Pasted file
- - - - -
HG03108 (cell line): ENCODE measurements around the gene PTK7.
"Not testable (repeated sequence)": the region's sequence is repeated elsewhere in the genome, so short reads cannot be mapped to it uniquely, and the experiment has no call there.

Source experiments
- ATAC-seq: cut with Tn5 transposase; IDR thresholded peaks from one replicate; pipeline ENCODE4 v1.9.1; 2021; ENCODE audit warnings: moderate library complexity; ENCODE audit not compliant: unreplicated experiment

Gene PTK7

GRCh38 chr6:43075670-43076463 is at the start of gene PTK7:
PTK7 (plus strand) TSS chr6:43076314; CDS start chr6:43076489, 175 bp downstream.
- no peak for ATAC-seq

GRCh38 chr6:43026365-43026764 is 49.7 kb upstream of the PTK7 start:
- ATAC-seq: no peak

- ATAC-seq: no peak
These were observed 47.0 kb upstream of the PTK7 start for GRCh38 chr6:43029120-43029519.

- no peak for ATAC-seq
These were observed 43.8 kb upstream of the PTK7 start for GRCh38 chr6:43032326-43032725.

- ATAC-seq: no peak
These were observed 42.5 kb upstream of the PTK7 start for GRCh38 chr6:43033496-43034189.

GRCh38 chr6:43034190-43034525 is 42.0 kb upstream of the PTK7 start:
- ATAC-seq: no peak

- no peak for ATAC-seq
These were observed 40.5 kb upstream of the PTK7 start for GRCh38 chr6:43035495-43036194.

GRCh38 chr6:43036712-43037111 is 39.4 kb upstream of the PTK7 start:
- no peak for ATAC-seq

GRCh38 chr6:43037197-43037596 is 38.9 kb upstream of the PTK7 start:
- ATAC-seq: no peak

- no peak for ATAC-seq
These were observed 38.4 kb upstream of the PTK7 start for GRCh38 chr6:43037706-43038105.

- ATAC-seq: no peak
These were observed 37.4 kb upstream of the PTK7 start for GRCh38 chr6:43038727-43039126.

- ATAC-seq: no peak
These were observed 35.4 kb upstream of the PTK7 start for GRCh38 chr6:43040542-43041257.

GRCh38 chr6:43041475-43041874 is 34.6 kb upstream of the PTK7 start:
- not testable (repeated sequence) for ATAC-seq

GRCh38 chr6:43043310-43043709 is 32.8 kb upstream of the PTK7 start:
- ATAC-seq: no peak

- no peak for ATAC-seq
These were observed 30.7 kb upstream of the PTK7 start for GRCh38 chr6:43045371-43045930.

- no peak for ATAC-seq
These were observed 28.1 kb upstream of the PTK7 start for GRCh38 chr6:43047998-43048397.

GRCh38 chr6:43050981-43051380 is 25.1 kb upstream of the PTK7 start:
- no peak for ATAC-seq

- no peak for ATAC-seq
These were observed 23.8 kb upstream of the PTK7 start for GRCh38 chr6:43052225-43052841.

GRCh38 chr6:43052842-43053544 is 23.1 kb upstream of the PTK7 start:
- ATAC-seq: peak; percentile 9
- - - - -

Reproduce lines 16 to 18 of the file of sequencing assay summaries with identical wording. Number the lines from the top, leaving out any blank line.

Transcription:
These were observed 42.5 kb upstream of the PTK7 start for GRCh38 chr6:43033496-43034189.

GRCh38 chr6:43034190-43034525 is 42.0 kb upstream of the PTK7 start:
- ATAC-seq: no peak